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Mosaic variegated aneuploidy syndrome
Mosaic variegated aneuploidy (MVA) syndrome is a chromosomal anomaly characterized by multiple mosaic aneuploidies that leads to a variety of phenotypic abnormalities and cancer predisposition.
ORPHA:1052Classification level: Disorder
To date, 41 cases of MVA have been described in the literature.
The most common clinical features are growth retardation of prenatal onset, microcephaly, developmental delay, structural central nervous system and ophthalmological anomalies (e.g. cataract, corneal opacities, microphthalmia and glaucoma), and mild dysmorphic features, including triangular facies, micrognathia, and epicanthic folds. Additional features include oligohydramnios, ventricular dilatation, Dandy-Walker malformation, fetal ascites, and increased nuchal translucency. Cancer occurs in approximately 1/3 of individuals. Wilms tumor, rhabdomyosarcoma, acute lymphoblastic leukemia, and granulosa cell malignant tumor of the ovary (see these terms) all occur before the age of 5 years. In one individual, carcinoma of the ampulla of Vater and of the colon occurred in adulthood.
MVA is due to defective cell division, leading to aberrant disjunction of chromosomes during mitosis. This results in a high proportion (>10%) of aneuploid cells. Mutations of the BUB1B and CEP57 genes have been identified in individuals with MVA. BUB1B encodes BUBR1, a key protein in the mitotic spindle checkpoint. CEP57 is a centrosomal protein involved in nucleating and stabilizing microtubules. Individuals with BUB1B mutations have a high incidence of cancer (approximately 75%). No individual with a CEP57 mutation has thus far been diagnosed with cancer.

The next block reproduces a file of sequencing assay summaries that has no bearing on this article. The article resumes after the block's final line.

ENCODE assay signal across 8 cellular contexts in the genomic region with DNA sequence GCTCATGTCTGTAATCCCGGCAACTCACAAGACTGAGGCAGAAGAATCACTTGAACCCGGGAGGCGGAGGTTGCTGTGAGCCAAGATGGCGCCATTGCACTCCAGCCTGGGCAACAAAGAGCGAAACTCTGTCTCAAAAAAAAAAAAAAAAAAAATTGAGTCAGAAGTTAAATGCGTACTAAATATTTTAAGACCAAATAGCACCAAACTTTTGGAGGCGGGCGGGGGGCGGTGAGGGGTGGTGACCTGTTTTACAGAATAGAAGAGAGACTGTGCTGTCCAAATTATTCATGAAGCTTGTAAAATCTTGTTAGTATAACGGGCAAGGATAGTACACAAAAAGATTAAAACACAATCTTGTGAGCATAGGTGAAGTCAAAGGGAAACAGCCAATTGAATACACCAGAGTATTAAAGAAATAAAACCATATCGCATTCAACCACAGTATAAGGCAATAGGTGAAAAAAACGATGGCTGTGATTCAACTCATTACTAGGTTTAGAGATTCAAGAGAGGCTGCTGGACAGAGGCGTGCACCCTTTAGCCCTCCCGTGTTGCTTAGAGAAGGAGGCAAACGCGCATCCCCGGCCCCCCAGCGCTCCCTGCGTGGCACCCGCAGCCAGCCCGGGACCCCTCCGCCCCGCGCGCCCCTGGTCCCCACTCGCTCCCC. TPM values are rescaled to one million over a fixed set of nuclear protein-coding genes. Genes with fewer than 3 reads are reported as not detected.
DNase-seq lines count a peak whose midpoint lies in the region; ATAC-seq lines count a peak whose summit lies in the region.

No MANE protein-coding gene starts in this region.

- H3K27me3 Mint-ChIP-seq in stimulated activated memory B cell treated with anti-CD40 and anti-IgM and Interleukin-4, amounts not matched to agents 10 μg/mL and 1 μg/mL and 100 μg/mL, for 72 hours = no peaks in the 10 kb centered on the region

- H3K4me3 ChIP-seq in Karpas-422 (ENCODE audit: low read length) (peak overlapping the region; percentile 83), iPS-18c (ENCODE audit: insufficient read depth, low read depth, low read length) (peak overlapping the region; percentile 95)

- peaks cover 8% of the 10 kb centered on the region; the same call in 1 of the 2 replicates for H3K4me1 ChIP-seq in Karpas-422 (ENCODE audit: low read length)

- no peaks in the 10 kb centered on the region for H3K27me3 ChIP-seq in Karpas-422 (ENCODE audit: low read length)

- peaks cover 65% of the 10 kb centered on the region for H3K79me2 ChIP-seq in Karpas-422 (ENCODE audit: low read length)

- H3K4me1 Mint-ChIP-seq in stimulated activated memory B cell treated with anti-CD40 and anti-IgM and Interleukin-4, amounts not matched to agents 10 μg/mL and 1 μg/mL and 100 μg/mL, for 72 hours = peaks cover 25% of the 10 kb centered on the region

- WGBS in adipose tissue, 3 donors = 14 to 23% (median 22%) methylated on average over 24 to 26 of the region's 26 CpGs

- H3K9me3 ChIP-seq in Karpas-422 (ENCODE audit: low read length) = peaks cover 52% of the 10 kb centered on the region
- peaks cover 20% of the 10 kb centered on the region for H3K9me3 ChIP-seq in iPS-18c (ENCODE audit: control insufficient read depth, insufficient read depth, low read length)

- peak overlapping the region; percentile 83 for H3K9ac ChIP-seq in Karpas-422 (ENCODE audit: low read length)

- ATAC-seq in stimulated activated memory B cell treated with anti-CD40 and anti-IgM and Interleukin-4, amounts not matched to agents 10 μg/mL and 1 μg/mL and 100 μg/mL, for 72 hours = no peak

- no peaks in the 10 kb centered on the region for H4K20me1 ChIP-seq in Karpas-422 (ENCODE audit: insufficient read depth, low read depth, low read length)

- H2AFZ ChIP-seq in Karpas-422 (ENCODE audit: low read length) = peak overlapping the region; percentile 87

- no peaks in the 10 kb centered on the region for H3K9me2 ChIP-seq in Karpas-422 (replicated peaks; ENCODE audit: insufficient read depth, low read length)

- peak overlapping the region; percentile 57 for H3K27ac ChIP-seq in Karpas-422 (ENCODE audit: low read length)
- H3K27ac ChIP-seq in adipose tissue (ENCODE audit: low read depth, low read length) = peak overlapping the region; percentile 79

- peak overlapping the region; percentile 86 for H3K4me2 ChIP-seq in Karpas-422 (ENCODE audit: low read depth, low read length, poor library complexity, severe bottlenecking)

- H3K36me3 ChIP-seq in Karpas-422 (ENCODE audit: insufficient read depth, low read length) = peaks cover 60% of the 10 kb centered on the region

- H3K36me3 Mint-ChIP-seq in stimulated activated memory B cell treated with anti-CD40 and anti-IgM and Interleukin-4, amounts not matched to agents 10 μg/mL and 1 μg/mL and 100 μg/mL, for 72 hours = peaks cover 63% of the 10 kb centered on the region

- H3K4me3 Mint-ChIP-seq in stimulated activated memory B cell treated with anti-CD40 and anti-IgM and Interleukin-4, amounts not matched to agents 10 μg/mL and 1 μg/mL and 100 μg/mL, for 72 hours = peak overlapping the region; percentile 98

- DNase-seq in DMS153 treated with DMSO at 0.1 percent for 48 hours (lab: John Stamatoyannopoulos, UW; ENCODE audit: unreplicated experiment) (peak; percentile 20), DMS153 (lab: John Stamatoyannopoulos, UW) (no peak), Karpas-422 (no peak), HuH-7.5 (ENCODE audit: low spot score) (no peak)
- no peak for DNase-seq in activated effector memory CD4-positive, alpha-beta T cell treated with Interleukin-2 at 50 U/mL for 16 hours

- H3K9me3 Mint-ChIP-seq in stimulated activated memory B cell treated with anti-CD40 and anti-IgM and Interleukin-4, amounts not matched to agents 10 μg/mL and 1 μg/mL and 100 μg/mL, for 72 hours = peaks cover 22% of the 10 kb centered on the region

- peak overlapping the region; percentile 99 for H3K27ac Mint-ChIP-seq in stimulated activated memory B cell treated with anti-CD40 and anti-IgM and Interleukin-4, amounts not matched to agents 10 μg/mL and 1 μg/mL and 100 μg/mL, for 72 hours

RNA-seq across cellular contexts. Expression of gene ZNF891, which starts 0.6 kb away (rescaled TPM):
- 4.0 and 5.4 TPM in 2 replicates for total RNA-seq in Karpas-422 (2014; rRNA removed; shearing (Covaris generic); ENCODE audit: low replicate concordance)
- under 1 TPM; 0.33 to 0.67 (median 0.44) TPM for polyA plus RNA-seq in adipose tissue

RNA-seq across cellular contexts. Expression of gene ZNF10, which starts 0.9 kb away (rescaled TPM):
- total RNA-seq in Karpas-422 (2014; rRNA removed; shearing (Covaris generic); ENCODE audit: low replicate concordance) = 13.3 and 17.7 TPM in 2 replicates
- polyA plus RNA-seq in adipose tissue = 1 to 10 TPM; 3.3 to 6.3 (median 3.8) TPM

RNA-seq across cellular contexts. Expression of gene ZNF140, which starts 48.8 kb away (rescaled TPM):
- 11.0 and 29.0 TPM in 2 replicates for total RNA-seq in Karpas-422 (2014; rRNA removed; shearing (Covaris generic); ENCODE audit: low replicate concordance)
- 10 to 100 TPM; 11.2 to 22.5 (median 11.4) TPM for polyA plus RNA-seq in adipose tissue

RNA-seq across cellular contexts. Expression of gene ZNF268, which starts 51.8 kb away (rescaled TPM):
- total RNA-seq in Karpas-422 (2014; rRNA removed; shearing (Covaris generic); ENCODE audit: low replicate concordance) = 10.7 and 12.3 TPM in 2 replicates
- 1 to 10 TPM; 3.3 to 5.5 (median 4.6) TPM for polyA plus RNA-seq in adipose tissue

Diagnosis of MVA is based on cytogenetic analysis showing variable aneuploidy.
Aneuploidy can be a feature of chromosomal instability syndromes including Roberts syndrome, ataxia telangiectasia, xeroderma pigmentosum, Bloom syndrome, Werner syndrome and Nijmegen breakage syndrome. Microcephaly with chromosome instability can occur in Fanconi anemia (see these terms).
Prenatal karyotype can be undertaken by chorionic villus sampling or amniocentesis. This allows prenatal diagnosis of familial recurrence or investigation of abnormal sonographic findings consistent with MVA.
MVA is inherited in an autosomal recessive manner. The parents of an affected child are obligate carriers. Recurrence risk to siblings is 25%. Carrier testing for at-risk family members of individuals with biallelic BUB1B or CEP57 mutations is possible.
Management and treatment
Clinical management depends on the affected individual's specific needs (e.g.: growth hormone therapy for the treatment of growth failure). Cases with a cytogenetic confirmation of MVA syndrome and/or demonstrated BUB1B mutations should be offered Wilms tumor surveillance with renal ultrasonography every three to four months until five years.
Prognosis is related to the nature of the malformations and the risk of malignancy.